If one doesn't want to use any chemicals at all, then use a handheld vacuum to suck all the beetles off the tree. It halts the damage immediately. It's neat, tidy, no mess, no fuss, uses no chemicals, saves time, saves money. (Recommended by Fine Gardening Magazine, June or July 2005 issue.)
     
  5. sharse

    sharse TeamDonzi rocks!!

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    Re: Japanese Beetle Trap Bags & Alternative Ways

    Resurrecting this thread.

    We moved here last year and I recall seeing all sorts of info/promotion about the milky spore program but we were a little late to get in on the action. Have I missed it, or is there no longer the push to have everyone do it? Are master gardeners still recommending this course of action? (Is it too late in the season now to do it?)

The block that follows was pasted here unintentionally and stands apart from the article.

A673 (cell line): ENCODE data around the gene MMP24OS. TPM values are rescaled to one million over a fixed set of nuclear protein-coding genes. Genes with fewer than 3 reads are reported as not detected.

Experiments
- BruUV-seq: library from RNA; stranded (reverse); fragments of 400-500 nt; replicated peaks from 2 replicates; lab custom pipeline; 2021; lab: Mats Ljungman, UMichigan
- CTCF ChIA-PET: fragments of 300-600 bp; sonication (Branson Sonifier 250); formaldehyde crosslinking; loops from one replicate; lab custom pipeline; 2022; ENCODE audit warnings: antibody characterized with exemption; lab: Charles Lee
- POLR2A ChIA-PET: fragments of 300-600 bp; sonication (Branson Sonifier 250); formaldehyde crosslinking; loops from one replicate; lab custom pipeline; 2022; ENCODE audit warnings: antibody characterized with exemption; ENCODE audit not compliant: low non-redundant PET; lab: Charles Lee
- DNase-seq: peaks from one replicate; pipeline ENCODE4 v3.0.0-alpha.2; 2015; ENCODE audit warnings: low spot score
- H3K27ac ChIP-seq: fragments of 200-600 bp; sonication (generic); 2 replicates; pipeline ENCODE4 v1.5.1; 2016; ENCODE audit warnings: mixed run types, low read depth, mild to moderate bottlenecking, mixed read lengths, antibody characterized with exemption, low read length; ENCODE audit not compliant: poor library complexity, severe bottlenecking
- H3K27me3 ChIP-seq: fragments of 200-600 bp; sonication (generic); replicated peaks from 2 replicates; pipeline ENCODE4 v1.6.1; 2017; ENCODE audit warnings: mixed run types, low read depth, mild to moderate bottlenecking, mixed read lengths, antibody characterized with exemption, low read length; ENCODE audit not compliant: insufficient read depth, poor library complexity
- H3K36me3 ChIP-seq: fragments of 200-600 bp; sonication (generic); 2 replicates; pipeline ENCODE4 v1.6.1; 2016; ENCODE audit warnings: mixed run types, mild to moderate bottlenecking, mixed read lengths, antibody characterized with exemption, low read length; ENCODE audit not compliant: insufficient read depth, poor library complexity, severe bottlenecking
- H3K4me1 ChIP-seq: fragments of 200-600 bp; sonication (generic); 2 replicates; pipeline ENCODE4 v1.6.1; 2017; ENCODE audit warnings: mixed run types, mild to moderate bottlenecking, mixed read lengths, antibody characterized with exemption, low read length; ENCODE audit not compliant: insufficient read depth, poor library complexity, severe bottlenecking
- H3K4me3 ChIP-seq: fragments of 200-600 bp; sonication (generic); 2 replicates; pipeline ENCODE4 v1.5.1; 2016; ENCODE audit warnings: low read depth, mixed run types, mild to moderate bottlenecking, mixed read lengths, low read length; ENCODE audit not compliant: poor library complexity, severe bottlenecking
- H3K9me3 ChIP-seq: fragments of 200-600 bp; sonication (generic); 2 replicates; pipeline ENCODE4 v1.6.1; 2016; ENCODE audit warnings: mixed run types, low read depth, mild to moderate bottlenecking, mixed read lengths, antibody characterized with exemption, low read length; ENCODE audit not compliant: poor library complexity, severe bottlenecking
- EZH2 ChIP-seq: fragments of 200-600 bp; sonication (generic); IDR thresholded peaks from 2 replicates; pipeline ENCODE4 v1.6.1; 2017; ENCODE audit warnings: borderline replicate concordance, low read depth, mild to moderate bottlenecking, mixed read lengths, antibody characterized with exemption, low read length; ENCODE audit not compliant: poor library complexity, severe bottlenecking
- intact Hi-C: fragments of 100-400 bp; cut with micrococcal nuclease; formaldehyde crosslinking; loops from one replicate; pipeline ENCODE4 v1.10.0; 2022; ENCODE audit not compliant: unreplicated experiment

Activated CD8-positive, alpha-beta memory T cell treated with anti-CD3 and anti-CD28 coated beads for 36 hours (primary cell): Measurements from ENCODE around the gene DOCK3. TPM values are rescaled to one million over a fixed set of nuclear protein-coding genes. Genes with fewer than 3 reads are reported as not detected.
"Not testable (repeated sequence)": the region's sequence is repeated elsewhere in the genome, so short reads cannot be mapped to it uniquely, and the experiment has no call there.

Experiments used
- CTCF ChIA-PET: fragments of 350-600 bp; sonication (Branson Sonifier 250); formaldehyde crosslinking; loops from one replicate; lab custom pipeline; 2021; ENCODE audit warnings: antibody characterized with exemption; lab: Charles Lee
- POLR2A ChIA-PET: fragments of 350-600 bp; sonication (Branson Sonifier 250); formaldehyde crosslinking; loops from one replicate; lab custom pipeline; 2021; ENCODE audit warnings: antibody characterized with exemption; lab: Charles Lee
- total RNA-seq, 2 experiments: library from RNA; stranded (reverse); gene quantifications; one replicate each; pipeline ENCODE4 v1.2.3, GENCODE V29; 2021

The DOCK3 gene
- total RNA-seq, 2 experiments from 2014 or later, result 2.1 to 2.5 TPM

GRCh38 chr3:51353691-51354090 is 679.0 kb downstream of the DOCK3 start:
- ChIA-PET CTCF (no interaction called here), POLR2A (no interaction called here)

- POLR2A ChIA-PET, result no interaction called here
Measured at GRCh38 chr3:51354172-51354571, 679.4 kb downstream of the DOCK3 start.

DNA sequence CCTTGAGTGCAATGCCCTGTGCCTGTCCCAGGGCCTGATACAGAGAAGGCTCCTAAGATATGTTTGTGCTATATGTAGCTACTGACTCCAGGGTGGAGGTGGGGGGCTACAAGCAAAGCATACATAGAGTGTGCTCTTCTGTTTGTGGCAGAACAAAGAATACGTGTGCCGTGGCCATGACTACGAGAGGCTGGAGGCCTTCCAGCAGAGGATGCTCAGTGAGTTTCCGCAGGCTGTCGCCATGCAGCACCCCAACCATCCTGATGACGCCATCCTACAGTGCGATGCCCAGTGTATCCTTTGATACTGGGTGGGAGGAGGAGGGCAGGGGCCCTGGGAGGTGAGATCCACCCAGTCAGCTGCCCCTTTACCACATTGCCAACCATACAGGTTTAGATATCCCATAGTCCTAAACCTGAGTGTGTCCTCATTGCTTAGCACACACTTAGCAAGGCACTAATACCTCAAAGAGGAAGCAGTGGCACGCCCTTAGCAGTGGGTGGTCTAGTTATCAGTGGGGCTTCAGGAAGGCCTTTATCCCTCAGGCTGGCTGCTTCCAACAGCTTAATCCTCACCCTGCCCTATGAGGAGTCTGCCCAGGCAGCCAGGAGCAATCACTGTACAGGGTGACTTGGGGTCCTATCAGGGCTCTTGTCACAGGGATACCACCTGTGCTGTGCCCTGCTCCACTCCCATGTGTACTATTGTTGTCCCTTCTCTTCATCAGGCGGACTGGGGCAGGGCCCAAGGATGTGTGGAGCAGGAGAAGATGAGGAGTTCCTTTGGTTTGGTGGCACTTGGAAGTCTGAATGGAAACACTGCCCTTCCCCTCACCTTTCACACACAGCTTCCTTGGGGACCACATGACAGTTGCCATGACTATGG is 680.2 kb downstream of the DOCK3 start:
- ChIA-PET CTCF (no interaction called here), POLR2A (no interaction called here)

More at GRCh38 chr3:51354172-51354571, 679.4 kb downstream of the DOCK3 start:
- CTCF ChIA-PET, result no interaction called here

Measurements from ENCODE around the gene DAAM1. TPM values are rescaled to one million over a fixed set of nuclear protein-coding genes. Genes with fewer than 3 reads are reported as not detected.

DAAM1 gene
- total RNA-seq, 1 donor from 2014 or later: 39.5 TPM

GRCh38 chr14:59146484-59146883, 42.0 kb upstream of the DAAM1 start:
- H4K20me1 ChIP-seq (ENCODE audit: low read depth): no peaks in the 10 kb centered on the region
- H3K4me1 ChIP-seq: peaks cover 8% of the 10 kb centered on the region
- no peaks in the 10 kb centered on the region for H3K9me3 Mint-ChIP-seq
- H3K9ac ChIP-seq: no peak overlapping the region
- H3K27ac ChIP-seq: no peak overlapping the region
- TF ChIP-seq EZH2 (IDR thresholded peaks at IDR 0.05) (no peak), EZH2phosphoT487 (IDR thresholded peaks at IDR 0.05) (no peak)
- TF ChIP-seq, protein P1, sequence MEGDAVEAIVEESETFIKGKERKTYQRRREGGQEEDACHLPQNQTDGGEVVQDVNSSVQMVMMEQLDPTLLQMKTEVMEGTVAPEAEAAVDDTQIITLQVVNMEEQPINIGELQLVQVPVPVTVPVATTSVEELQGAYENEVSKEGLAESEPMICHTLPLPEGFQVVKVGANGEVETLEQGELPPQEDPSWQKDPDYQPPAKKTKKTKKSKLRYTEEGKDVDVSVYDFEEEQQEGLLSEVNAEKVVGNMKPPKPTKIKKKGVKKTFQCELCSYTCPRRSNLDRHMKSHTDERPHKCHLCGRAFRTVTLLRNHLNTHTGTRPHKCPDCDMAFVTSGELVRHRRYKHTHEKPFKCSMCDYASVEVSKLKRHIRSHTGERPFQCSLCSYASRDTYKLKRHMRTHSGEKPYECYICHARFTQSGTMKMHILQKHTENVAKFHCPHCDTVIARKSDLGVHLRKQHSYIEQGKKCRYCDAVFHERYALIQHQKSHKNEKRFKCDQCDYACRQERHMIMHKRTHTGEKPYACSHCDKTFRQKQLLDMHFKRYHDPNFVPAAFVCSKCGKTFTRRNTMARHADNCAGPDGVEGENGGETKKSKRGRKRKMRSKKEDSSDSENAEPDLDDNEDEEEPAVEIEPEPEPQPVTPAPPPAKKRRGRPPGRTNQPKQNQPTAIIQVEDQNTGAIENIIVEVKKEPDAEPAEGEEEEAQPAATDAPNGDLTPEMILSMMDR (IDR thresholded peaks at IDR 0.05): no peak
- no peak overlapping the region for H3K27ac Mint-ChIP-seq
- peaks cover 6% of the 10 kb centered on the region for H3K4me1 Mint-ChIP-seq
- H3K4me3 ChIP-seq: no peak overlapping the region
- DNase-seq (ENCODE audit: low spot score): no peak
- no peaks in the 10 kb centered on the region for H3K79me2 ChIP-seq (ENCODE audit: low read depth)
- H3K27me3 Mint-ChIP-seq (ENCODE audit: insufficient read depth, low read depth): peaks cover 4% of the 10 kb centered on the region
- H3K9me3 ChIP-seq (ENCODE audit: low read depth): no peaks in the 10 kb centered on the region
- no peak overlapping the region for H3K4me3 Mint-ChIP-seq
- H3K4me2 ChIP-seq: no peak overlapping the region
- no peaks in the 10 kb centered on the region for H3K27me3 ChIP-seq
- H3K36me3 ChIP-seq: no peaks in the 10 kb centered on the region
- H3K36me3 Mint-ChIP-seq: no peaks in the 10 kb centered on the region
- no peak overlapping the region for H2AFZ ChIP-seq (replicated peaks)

6. Mr. Linux

    Mr. Linux Senior Member & Moderator Forum Staff

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    Re: Japanese Beetle Trap Bags & Alternative Ways

    We participated in the milky spore program last year, as did some of our neighbors, and knock on wood, I have only seen one Japanese Beetle this year on our roses... Hopefully, this will continue!
     
  7. vacliff

    vacliff "You shouldn't say that."

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    Re: Japanese Beetle Trap Bags & Alternative Ways

    You can buy the milky spore and apply it yourself. Takes about 15-20 minutes. I did my yard last year.
     
  8. LKelly

    LKelly New Member